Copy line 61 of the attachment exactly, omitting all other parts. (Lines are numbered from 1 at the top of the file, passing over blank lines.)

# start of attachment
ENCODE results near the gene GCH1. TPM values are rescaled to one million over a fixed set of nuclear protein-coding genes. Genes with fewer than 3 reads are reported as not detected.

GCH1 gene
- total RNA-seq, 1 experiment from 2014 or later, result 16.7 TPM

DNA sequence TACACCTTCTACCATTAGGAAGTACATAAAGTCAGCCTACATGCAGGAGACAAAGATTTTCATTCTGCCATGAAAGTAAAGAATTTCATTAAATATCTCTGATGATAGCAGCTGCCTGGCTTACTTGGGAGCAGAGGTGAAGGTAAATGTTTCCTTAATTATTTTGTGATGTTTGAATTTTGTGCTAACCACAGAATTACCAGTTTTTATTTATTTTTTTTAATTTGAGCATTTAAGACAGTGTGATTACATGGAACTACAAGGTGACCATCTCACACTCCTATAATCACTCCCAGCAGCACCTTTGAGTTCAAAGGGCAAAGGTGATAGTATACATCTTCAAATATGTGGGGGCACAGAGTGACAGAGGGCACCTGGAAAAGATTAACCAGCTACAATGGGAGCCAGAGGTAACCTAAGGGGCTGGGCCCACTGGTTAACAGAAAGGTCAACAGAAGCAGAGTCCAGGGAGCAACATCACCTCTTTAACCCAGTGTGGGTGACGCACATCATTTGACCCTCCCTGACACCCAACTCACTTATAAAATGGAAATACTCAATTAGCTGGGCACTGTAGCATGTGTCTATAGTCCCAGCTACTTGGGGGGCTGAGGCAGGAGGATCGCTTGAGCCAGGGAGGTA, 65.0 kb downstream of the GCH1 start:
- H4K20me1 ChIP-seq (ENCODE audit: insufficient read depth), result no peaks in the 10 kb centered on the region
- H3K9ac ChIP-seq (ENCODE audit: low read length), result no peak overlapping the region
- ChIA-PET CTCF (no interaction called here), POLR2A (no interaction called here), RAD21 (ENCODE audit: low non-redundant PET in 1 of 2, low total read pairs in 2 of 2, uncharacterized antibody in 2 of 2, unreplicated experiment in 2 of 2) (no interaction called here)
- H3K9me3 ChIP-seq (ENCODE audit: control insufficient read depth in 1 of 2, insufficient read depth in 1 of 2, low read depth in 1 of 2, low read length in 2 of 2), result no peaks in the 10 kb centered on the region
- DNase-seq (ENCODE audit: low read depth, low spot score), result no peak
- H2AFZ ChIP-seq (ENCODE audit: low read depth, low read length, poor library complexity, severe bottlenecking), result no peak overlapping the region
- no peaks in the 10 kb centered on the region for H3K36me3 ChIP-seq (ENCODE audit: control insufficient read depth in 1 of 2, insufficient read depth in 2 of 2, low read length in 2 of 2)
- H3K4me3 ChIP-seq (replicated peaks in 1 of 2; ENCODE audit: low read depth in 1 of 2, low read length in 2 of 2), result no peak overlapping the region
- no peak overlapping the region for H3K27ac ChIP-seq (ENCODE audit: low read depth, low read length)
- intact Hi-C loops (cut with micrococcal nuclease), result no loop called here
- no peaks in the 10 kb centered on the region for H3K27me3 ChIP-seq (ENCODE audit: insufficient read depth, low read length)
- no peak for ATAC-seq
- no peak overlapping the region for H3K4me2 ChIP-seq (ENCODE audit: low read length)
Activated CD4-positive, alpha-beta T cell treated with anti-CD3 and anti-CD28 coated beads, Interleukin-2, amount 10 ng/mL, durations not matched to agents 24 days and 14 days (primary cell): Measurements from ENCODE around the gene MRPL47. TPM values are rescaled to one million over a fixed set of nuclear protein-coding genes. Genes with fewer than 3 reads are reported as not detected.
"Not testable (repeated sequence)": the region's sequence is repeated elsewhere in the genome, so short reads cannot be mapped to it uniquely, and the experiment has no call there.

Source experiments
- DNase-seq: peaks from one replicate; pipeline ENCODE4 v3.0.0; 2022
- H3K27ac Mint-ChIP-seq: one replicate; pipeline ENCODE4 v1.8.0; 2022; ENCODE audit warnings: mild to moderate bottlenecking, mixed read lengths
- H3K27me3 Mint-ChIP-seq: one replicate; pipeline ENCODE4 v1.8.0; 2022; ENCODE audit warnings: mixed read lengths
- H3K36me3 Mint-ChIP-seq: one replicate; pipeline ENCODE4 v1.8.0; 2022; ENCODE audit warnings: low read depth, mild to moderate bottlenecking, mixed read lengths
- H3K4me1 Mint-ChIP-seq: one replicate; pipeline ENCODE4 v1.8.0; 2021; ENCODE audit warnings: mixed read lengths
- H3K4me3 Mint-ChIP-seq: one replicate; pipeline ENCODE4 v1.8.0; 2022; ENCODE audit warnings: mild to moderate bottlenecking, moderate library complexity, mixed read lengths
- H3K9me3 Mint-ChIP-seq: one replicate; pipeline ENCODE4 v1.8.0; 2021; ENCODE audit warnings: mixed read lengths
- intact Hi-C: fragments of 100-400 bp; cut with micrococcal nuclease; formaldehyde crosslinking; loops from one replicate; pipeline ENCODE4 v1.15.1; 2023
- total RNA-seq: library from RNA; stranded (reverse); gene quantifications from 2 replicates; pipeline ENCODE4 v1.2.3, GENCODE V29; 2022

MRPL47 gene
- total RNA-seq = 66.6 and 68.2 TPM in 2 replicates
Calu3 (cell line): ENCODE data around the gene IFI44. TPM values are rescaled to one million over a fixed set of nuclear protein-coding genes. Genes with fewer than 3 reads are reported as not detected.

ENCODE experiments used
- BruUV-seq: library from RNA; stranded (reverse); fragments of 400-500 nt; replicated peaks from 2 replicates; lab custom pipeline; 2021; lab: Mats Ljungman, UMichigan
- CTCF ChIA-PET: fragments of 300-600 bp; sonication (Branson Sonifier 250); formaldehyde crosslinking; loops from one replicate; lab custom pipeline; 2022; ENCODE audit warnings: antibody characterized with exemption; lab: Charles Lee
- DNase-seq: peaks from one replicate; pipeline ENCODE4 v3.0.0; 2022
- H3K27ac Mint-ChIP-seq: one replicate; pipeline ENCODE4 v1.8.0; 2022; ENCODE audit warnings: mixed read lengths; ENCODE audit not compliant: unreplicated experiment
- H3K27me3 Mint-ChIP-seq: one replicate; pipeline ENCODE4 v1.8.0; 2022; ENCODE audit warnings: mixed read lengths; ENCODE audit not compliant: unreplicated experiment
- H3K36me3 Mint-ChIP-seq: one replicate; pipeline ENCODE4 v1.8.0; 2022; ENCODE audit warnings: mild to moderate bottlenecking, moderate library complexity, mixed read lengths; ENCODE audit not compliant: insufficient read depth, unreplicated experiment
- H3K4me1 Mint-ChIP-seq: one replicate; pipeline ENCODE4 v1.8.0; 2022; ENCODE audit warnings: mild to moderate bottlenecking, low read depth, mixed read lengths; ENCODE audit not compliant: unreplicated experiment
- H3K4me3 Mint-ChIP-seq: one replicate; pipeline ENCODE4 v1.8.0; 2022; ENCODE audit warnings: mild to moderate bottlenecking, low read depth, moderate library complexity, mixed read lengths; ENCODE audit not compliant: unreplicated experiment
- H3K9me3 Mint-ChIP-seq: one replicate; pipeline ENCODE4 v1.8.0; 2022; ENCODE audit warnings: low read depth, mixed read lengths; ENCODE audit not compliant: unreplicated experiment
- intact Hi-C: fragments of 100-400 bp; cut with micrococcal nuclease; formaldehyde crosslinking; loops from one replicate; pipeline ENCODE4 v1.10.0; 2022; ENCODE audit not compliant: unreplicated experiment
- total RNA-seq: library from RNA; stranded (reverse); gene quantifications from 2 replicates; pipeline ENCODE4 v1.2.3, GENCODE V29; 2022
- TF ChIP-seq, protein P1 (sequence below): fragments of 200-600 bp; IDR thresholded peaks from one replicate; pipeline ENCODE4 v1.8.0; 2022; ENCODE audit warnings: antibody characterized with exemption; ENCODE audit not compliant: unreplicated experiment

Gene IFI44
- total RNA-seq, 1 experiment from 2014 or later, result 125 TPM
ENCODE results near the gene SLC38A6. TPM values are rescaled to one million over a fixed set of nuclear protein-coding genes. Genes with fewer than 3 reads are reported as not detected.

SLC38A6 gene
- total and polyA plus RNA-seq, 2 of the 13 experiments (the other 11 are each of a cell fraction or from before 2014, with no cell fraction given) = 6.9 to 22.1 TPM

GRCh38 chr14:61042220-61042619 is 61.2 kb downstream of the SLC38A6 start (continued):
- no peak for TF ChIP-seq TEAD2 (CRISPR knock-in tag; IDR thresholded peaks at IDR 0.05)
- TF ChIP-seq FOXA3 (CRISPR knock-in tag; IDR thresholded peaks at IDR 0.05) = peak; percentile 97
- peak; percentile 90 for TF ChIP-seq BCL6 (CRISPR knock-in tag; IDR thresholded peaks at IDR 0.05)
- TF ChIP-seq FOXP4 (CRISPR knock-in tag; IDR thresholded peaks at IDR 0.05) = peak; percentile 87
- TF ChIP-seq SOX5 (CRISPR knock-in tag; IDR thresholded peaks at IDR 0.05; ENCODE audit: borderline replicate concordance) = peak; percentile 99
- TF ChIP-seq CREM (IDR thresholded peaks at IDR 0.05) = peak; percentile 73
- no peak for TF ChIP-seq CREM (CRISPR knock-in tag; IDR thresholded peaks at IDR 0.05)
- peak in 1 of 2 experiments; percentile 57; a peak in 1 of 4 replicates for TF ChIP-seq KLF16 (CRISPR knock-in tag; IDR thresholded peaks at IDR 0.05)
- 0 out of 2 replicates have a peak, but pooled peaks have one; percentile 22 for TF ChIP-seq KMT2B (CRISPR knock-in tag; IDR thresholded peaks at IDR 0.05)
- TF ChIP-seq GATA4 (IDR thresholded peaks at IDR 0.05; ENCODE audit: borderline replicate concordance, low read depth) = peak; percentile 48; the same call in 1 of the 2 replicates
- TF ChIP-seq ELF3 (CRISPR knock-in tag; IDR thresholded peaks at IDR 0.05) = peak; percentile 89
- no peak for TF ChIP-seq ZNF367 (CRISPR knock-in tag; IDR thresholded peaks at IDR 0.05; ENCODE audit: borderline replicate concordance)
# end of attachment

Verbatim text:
- TF ChIP-seq GATA4 (IDR thresholded peaks at IDR 0.05; ENCODE audit: borderline replicate concordance, low read depth) = peak; percentile 48; the same call in 1 of the 2 replicates